The guide posts I use are pieces of PVC pipe held by or jammed onto short square steel posts. They are flexible. I have the spacing set so they are in contact and bearing against the rub rail of the boat. They really keep the boat centered that way.
Another problem with loading the boat when the trailer is too deep: if you winch the boat's bow eye tight against the bow stop, and the transom of the boat is still floating several inches off the stern bunks, the boat is going to rock back and shift to rest on the bunks when you come up the ramp. This will put tremendous strain on the winch and bow eye, because, unless the hull starts to bend, the bow stem must come back away from the winch slightly when the hull rocks back to rest on the bunks. The tension on the winch strap will be very high, and you might even start cracking the hull gel coat around the bow eye.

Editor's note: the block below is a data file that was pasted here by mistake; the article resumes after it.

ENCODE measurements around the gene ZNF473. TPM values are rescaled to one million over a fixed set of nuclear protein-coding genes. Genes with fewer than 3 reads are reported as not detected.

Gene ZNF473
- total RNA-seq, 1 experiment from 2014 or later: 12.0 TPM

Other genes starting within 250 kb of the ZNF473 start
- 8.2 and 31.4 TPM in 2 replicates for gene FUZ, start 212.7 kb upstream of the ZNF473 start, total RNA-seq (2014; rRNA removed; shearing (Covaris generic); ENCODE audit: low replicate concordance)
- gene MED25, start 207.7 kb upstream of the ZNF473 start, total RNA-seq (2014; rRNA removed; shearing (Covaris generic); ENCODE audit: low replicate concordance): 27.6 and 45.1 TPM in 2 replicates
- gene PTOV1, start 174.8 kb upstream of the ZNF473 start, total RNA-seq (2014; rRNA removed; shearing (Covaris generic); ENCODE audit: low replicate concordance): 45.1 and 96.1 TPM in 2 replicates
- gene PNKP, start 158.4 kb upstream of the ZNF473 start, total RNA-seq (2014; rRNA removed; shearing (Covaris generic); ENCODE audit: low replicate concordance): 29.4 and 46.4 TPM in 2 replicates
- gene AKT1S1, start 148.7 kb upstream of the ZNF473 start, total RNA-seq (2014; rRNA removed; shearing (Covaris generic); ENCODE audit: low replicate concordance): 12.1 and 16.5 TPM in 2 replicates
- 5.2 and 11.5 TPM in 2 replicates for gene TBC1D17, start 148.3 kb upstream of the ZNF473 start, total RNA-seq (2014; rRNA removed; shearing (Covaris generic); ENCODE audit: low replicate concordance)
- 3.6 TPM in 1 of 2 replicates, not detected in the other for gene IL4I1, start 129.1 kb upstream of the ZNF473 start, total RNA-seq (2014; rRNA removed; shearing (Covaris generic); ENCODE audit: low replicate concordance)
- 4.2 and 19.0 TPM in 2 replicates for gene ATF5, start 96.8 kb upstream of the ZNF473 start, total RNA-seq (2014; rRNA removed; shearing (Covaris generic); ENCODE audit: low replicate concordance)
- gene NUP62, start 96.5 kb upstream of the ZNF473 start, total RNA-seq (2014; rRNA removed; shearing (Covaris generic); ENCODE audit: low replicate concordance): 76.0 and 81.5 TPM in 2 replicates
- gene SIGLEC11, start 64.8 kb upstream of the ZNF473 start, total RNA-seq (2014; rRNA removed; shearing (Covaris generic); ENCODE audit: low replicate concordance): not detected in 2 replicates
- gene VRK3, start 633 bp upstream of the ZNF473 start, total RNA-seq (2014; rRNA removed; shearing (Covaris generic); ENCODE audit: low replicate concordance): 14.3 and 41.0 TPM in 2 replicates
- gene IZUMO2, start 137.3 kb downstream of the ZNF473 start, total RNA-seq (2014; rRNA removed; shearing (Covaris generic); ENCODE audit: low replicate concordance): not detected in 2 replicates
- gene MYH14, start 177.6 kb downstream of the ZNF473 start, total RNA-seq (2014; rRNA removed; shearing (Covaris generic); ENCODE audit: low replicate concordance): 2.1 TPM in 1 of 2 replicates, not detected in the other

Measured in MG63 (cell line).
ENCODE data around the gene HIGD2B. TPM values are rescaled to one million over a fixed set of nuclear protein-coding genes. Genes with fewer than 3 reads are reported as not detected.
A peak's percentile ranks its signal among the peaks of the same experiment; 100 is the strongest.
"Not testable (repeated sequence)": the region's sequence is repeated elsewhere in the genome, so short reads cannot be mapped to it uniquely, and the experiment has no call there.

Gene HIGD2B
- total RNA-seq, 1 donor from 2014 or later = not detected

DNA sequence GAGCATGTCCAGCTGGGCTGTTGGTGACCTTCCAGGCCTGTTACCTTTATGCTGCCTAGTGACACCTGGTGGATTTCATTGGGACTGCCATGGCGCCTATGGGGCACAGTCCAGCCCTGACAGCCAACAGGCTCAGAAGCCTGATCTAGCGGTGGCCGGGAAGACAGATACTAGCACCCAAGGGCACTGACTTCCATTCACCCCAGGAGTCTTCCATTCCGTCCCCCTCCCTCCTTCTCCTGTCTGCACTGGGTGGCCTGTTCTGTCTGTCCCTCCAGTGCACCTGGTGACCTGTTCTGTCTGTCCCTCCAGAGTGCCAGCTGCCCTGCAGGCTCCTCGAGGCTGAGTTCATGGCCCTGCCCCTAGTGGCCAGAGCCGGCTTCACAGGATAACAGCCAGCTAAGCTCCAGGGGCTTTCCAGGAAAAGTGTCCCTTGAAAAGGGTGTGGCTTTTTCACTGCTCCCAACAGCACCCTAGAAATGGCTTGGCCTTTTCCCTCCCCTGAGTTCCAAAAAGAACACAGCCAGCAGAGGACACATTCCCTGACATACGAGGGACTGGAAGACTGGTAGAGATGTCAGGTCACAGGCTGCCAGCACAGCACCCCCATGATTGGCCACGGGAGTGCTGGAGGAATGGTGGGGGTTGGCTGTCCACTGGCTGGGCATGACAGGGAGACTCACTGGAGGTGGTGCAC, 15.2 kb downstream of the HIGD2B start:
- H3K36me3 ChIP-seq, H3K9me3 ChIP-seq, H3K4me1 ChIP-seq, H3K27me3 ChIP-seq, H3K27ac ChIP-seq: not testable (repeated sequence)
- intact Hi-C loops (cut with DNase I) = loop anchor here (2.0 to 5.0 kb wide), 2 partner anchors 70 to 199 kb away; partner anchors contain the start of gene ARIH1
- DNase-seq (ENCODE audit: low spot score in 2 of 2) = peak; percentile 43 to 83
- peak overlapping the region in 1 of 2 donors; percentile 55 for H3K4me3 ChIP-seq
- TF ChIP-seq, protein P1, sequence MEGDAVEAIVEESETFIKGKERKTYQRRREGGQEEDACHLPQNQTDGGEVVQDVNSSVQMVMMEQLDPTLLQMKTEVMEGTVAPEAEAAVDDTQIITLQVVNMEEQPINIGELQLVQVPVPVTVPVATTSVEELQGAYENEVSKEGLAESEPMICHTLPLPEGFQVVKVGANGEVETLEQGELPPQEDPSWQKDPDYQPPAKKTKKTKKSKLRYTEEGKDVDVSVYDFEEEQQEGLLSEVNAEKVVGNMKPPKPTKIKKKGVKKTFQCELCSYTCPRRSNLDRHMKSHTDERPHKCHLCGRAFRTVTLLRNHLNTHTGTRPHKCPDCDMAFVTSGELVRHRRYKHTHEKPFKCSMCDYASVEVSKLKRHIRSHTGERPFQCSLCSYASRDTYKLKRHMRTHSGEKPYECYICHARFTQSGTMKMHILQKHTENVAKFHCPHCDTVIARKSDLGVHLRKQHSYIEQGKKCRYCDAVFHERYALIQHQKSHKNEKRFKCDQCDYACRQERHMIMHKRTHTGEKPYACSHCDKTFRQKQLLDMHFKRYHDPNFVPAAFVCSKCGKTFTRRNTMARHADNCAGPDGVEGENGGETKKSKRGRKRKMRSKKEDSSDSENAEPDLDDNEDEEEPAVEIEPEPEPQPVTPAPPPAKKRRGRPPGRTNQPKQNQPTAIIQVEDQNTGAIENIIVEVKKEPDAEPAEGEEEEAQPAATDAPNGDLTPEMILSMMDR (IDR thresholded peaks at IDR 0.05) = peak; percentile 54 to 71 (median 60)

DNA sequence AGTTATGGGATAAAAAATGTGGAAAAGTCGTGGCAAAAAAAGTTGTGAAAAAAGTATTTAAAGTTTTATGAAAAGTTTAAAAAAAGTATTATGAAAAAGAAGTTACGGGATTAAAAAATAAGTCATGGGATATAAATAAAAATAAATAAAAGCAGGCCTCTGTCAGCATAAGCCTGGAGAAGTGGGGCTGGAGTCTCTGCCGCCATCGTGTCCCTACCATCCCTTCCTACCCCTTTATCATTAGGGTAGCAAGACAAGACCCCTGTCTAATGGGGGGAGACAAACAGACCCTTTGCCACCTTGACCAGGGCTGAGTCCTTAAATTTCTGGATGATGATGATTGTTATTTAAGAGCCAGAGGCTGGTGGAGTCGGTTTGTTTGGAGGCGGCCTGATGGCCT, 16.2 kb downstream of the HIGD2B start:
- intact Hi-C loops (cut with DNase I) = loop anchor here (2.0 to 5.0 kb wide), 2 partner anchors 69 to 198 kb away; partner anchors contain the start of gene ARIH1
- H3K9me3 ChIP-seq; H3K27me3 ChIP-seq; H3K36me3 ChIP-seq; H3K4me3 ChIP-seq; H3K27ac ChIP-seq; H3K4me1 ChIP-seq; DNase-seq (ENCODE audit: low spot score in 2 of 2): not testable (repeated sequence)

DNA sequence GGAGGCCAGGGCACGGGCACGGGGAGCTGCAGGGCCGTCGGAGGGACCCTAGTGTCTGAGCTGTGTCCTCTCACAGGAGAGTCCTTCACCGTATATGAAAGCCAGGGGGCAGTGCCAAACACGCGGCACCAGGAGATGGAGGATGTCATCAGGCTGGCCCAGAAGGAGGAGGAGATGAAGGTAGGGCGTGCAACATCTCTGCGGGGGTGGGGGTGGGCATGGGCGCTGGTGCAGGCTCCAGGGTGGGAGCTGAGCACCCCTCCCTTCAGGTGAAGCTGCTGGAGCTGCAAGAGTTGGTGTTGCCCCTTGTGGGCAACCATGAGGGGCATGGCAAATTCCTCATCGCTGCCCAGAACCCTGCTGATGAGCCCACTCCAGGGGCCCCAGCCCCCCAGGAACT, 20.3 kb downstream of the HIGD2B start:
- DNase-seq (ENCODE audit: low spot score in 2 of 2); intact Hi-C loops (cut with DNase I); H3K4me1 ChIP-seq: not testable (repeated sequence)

The position of the winch should make the lead of the winch strap to the boat be level or even trying to raise the bow up to the winch during loading. If the winch strap lead pulls the bow down, it makes loading harder. On my trailer, when the boat is fully loaded, the winch strap is leading away from the bow eye at a level position. I attach a second strap to act as a pull down to put a downward pull on the bow into the bow rest for travel on the road.
posted 06-15-2015 10:35 AM ET (US)
For launching singlehanded, the new Minn Kota trolling motor will remotely hold your boat in position out from the dock while you park the trailer, then you remotely steer the boat to pick yourself up. Seems pretty cool but also you would need a relatively empty launching area to pull it off safely. I am not sure how DNR would react to a driverless boat hanging around off a dock.
posted 06-15-2015 03:16 PM ET (US)
Saw JimH's comments on tempers at the ramp. Interesting as I really never experienced it so much on the launch. I'm thinking that the further North you go, the boating season is shorter so people want to get the most out of boating in a more limited timeframe and that is causing the consternations. Like paying for a $100 Disneyland ticket and then trying to get in all the rides and having to deal with the crowds. I can totally understand the frustration.